Position statement on Human Papillomavirus (HPV) vaccination

VAC, 2015/2017

Community members have recently been expressing interest in human papillomavirus vaccines (HPV) in online discussions. Health bodies in both the UK and Ireland have recommended that all gay and bisexual men receive the vaccine in order to reduce their risk of certain cancers.

VAC developed a position statement on this issue back in July 2015 in association with Melbourne Sexual Health Centre, which states that VAC believes the vaccines should be made available free of charge to all gay, bisexual and other MSM under the age of 26, and to all people living with HIV.

Download the position statement (PDF) at this link: PositionStatement_HPVvaccination_JULY2015

Syphilis, Gonorrhea Cases Show Sharp Increase In England Following STI Budget Cuts

Tech Times, 6 July 2016, 11:39 am EDT

Cases of syphilis and gonorrhea in the United Kingdom soared following budget cuts on sexually transmitted infections (STI) testing.

Public Health England (PHE) has revealed that in 2015, there were 434,456 cases of STIs reported. Gonorrhea was diagnosed in 41,1932 people, which is a 10 percent spike compared to figures in 2014. On the other hand, syphilis diagnoses reached a total of 5,288 cases, which represents a 76 percent surge since 2012.

  • Read more here
  • Read the PHE report (PDF, 27 pages) here

Know your chances of contracting an STI

British Columbia Centre for Disease Control, Canada

A common question people have is “What are my chances of getting an STI?”  While there is no simple answer, the charts below give an estimate of your chances, when your partner has that sexually transmitted infection (STI). These charts are based on research where possible, and have been reviewed by STI experts in British Columbia. 

These charts don’t cover every situation or every STI.

For example, for HIV the charts do not address the fact that risk of transmission is even lower if your partner is on treatment for HIV and has undetectable viral load.

Here’s what the different chances mean in the charts:

  • Not passed (or possible only in theory): There is no possibility for passing the infection or it is theoretically possible, but there is no evidence that this happens.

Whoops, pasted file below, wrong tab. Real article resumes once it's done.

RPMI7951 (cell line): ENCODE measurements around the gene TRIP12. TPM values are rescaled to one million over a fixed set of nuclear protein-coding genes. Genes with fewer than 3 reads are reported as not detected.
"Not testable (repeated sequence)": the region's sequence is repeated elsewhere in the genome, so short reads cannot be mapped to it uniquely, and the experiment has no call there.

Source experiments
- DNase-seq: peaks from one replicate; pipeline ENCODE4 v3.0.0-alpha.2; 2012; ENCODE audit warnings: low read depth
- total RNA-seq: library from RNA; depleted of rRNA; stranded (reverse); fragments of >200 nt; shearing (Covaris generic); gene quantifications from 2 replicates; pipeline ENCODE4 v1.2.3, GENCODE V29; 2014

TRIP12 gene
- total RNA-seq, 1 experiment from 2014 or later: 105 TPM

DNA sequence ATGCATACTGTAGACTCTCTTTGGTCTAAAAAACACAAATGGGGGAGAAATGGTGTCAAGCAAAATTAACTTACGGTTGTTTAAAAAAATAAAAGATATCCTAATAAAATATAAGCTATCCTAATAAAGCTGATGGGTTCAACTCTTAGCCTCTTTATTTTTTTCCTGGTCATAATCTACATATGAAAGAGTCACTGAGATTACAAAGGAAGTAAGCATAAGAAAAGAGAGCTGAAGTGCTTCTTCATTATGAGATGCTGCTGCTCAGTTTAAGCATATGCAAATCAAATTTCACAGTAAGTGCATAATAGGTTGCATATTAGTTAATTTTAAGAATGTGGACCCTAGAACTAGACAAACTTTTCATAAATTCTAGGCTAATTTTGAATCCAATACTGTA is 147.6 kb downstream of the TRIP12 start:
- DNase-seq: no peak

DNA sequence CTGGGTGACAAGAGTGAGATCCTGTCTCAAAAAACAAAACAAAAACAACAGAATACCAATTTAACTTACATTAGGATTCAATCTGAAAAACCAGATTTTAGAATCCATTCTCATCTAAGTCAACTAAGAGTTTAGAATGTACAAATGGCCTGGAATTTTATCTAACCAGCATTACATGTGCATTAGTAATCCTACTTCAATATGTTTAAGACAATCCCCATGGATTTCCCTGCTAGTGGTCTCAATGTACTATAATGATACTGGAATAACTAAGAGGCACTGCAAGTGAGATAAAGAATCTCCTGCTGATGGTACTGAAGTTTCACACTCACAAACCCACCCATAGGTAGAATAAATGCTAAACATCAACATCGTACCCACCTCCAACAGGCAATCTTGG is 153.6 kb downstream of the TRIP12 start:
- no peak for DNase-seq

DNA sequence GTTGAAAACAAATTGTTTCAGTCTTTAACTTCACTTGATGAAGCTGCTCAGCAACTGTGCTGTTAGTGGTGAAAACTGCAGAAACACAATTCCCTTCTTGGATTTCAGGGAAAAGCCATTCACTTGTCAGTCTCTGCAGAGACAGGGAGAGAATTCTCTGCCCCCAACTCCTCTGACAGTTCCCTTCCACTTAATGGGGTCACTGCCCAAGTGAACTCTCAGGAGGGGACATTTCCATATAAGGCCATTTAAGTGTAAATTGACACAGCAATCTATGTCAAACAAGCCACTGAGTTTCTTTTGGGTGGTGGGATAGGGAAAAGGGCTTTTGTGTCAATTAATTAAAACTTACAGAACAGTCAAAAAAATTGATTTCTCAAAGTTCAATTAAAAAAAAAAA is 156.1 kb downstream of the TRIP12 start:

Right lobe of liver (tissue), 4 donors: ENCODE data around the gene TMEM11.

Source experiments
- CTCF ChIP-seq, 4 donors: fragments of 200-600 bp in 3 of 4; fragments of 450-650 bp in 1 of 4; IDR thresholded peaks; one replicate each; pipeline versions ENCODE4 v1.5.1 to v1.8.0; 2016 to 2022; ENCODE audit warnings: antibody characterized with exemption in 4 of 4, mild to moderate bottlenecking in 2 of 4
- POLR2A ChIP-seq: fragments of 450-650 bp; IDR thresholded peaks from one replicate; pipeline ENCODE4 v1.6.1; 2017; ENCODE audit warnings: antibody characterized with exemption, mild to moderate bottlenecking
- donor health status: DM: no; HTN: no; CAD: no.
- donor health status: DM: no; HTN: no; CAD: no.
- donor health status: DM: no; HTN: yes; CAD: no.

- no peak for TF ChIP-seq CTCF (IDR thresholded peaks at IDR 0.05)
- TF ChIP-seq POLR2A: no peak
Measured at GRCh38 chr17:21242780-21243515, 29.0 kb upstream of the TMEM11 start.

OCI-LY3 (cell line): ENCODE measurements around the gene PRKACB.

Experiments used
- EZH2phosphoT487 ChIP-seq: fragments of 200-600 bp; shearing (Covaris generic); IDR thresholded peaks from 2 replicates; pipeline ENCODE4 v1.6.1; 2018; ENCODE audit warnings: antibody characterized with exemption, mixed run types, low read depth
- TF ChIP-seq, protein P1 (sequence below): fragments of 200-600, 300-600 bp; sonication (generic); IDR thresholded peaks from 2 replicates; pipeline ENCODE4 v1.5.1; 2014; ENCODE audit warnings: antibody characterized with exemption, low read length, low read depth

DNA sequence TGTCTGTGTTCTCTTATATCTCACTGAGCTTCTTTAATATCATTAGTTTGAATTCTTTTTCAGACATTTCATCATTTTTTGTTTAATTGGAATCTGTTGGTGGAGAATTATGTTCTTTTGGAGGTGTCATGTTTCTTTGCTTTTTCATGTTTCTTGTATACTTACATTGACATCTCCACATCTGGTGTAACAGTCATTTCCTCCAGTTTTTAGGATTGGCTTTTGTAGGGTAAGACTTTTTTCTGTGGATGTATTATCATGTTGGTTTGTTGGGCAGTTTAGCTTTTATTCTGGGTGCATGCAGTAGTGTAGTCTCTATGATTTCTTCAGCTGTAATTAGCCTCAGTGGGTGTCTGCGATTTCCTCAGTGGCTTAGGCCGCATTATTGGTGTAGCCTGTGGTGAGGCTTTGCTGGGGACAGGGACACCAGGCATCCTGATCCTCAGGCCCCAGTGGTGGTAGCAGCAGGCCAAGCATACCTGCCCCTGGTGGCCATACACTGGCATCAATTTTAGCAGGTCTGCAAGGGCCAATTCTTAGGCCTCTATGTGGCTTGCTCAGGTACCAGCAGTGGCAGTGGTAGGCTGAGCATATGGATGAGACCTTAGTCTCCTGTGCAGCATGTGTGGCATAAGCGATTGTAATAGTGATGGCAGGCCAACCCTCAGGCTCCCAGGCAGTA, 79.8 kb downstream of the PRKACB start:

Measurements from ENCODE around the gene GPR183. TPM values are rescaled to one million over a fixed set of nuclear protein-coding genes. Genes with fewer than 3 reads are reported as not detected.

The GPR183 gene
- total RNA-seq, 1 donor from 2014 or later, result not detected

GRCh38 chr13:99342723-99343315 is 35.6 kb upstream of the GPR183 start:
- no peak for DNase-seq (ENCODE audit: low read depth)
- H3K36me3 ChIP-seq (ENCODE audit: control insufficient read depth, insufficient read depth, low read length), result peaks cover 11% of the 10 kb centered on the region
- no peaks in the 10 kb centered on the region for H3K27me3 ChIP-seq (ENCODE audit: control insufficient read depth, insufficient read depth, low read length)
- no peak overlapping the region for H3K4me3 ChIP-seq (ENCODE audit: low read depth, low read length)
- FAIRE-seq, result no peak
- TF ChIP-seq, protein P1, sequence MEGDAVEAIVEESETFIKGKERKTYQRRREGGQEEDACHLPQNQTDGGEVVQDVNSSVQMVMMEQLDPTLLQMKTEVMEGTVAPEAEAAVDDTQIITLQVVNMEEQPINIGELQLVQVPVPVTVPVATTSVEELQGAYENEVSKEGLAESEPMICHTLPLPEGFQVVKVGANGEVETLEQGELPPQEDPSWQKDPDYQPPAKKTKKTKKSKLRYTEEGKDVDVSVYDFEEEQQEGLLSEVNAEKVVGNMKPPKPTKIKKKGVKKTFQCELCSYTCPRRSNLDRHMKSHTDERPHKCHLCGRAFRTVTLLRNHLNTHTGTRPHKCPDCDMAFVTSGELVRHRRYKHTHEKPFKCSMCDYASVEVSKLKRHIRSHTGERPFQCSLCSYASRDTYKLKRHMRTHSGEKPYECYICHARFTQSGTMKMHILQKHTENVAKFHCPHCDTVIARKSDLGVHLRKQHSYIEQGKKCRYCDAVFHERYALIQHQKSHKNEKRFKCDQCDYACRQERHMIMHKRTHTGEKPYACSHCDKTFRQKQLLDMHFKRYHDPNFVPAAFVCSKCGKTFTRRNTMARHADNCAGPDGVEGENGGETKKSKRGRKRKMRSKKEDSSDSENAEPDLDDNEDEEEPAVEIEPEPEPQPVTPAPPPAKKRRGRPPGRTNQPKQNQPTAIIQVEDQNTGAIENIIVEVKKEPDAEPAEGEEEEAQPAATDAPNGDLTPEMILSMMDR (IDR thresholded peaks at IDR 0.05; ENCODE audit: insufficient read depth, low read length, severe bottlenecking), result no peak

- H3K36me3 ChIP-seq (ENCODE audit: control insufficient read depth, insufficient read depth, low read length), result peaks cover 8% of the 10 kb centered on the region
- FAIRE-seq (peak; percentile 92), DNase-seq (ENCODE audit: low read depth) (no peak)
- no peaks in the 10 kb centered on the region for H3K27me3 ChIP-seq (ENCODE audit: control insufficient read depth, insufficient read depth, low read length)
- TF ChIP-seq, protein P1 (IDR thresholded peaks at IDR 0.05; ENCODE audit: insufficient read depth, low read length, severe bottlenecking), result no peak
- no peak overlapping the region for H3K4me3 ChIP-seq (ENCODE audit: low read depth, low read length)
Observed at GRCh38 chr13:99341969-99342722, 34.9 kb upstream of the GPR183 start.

• Not commonly passed: This is not a common way to pass the infection but it may be possible with the right conditions (e.g., if condom breaks).
  • Can be passed:  The infection can be passed this way with the right conditions (for example, from skin which is not covered by a condom or barrier).
  • Easily passed: The infection is easily passed this way.

Links to charts:

HPV Sharply Reduced in Teenage Girls Following Vaccine, Study Says

Genital warts in young Australians 5 years into national HPV vaccination programme

BMJ; 346 doi: http://dx.doi.org/10.1136/bmj.f2032 

Objective To measure the effect on genital warts of the national human papillomavirus vaccination programme in Australia, which started in mid-2007.

Conclusions The significant declines in the proportion of young women found to have genital warts and the absence of genital warts in vaccinated women in 2011 suggests that the human papillomavirus vaccine has a high efficacy outside of the trial setting. Large declines in diagnoses of genital warts in heterosexual men are probably due to herd immunity.

Read more here

 

HPV vaccination not linked to riskier sex, study finds

Harvard Medical School, February 9, 2015

Receiving the HPV vaccine does not increase rates of sexually transmitted infections in adolescent females, suggesting that vaccinating girls is not likely to promote unsafe sexual activity, according to new findings published in JAMA.

Read more here